The Vanishing Game by Kate Kae Myers, February 14, 2012. 353 pages. Published by Bloomsbury. Source: Publisher.
Seventeen-year-old Jocelyn follows clues apparently from her dead twin, Jack, in and around Seale House, the terrifying foster home where they once lived. With help from childhood friend Noah she begins to uncover the truth about Jack's death and the company that employed him and Noah.
Jocelyn's twin brother Jack was the only family she had growing up in a world of foster homes-and now he's dead, and she has nothing. Then she gets a cryptic letter from "Jason December"-the code name her brother used to use when they were children at Seale House, a terrifying foster home that they believed had dark powers. Only one other person knows about Jason December: Noah, Jocelyn's childhood crush and their only real friend among the troubled children at Seale House.
But when Jocelyn returns to Seale House and the city where she last saw Noah, she gets more than she bargained for. Turns out the house's powers weren't just a figment of a childish imagination. And someone is following Jocelyn. Is Jack still alive? And if he is, what kind of trouble is he in? The answer is revealed in a shocking twist that turns this story on its head and will send readers straight back to page 1 to read the book in a whole new light.
Life is a series of shallow breaths.I knew I was going to love The Vanishing Game when I noticed the secret message embedded in the synopsis on the front flap of the book. Genius.
The Vanishing Game had everything I could possibly want, heart-pounding suspense, a mystery that stumped me, and protagonist that I could get behind. While those three qualities make this a book that is absolutely hard to put down, what really pulled the whole book together was the writing of Kate Kae Myers. I thought she did an excellent job weaving together the various elements of the story, from Jocelyn's, Jack's, and Noah's shared history at Seale House, to the mystery and hints of the supernatural.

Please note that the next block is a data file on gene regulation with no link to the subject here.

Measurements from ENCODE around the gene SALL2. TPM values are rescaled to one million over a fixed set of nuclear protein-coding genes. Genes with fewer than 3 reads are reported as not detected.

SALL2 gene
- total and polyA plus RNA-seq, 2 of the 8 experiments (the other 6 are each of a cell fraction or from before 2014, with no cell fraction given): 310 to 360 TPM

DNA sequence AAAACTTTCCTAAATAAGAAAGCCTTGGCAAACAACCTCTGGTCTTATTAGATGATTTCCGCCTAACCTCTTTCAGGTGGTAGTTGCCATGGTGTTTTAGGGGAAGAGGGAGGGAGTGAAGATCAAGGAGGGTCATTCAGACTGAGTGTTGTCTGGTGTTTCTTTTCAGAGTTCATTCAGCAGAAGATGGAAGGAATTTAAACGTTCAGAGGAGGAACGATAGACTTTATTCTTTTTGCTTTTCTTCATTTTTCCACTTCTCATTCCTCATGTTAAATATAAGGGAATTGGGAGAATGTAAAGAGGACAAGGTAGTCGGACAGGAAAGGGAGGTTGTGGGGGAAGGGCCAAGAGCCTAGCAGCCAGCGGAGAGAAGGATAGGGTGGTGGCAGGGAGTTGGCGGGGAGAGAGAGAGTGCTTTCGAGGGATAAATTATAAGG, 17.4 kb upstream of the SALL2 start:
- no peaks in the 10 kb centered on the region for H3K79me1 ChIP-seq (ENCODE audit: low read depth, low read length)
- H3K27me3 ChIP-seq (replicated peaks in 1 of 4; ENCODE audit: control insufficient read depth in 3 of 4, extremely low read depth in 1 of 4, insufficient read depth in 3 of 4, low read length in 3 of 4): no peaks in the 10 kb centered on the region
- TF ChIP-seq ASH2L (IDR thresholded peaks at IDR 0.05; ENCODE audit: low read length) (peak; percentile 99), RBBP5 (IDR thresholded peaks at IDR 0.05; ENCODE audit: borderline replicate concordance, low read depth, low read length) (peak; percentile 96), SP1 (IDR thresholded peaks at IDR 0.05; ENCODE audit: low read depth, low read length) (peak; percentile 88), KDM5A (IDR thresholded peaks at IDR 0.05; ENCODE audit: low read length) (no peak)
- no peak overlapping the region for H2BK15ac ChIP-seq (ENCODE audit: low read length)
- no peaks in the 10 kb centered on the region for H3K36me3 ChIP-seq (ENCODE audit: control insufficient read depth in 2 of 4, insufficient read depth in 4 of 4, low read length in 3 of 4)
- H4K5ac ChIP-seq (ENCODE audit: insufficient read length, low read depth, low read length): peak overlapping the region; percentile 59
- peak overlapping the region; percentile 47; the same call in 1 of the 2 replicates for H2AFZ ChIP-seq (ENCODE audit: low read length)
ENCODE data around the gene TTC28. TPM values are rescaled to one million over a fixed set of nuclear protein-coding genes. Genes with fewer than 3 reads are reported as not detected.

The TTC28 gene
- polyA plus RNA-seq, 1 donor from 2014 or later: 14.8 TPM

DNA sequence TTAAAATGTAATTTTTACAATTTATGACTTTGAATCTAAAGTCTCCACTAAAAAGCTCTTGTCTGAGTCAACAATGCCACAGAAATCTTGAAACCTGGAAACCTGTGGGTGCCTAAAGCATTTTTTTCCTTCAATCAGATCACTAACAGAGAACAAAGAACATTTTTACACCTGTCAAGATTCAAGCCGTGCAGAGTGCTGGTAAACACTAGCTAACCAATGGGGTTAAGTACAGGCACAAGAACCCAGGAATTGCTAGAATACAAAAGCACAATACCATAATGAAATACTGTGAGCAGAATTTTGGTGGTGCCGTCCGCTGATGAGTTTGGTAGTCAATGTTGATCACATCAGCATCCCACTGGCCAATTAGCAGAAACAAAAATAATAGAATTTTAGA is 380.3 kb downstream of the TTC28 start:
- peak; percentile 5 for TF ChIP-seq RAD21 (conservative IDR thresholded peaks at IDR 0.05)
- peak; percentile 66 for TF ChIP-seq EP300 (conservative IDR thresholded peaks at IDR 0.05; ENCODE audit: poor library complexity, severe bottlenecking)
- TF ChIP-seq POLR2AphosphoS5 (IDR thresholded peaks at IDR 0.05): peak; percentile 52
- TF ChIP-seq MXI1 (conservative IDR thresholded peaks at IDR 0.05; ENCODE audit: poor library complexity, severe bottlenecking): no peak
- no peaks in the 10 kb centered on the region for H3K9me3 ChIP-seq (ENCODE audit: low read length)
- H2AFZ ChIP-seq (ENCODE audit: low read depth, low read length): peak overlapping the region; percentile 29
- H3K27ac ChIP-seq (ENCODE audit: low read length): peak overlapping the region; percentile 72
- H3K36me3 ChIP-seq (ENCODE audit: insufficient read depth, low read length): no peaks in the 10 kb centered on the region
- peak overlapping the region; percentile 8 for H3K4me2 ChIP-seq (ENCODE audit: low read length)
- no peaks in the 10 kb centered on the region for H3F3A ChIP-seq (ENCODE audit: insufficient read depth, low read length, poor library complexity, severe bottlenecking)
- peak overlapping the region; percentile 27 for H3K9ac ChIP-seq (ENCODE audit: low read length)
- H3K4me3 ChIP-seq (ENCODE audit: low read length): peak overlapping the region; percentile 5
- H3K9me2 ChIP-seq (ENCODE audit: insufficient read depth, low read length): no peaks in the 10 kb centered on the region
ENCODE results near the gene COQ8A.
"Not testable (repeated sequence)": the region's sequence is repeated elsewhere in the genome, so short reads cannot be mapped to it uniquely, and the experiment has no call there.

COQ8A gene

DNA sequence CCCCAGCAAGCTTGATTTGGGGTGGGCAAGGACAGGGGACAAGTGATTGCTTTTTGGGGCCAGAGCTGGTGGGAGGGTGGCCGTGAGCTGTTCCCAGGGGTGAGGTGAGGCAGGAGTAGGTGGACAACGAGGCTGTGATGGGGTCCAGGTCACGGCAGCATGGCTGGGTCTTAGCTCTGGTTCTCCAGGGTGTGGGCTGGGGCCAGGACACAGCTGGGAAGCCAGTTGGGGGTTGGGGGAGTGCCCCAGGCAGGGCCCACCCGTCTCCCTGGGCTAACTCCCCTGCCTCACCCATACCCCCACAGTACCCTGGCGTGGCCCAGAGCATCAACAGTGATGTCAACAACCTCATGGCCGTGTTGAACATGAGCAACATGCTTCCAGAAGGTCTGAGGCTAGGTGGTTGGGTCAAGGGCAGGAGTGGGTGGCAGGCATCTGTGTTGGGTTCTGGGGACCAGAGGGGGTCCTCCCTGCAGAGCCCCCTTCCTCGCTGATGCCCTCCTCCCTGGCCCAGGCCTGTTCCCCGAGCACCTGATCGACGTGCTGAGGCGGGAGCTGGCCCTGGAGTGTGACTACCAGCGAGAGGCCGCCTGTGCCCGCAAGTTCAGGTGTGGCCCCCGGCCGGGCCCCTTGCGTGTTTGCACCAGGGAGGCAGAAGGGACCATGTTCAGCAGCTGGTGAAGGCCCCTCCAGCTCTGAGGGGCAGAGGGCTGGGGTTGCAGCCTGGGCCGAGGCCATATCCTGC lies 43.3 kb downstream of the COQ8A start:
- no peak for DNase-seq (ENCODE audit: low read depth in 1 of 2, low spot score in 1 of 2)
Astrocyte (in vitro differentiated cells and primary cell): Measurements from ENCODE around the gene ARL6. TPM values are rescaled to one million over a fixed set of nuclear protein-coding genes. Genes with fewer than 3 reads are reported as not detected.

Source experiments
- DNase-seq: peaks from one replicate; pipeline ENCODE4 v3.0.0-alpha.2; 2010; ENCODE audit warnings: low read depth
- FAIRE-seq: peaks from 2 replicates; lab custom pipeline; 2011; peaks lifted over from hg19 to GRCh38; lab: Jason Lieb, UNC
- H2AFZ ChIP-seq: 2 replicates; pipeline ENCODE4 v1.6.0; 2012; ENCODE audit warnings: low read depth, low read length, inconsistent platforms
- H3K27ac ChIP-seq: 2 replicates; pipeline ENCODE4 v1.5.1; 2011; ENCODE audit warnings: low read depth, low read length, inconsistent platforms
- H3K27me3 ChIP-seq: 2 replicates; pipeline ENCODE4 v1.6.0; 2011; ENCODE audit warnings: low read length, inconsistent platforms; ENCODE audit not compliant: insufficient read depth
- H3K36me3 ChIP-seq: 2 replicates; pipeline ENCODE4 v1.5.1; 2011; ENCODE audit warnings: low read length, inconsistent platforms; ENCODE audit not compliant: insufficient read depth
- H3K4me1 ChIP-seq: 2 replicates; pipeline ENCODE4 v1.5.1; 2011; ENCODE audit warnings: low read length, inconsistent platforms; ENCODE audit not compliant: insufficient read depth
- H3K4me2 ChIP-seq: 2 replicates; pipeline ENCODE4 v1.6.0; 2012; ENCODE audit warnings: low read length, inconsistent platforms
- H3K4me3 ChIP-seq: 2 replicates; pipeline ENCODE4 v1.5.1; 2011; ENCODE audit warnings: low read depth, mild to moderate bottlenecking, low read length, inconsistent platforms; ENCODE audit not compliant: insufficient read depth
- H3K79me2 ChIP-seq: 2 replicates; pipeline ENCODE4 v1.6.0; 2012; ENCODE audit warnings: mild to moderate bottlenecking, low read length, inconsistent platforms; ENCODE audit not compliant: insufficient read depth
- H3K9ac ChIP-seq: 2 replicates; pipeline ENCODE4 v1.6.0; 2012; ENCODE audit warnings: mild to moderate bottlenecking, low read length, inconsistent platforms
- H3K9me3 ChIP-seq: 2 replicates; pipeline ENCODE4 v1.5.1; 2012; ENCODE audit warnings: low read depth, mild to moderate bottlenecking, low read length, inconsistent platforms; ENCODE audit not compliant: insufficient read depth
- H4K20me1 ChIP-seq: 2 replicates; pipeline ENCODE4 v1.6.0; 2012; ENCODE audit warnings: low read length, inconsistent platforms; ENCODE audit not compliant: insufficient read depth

The plot of The Vanishing Game was one of the things that hooked me from pretty much the beginning. I loved that there were a few twists in the plot that I just did not see coming.
Jocelyn, that girl was a little on the crazy side. But that was one of the reasons I loved reading about her. So, was Jocelyn a strong protagonist, I like to think that she was. I liked how relentless she was in figuring out the clues that Jack left her, and that she would not give up even when things seemed impossible.
Even though Jack was barely in the book, okay he wasn't really there at all other then when they talked about him, I was interested in the shared history between him and Jocelyn.
Noah while not being a character I liked when first introduced, I liked that he was a practical guy. But what I liked about him must would have to be how he still helped Jocelyn even when it seemed like they were on nothing more than a wild goose chase.
Where do I even begin with what I loved about The Vanishing Game. There are just too many things to mention, but I think the most important would have to be the end. Oh my goodness, I so did not see that final twist coming at the end of the book...not at all. It was just brilliant and so unexpected. While I did not see the final plot twist coming, once I did think back over the clues laid out in the book I could not help but thinking how on earth did I miss it. Bravo, Ms Myers, for that excellent ending.
Even though I absolutely adored this book, there is one minor thing that I did not like. And that would have to be that the beginning was just a little on the confusing side. although the beginning kind of threw me for a loop, because I felt like I had missed something vital, I could not put it down be was so good. Don't worry, things are explained throughout the book, so the previous confusion that I felt did go away things came to light.
Final Verdict: The Vanishing Game is thrilling from cover to cover, with an end that will leave you shocked.
The Vanishing Game earns 5 out of 5 pineapples.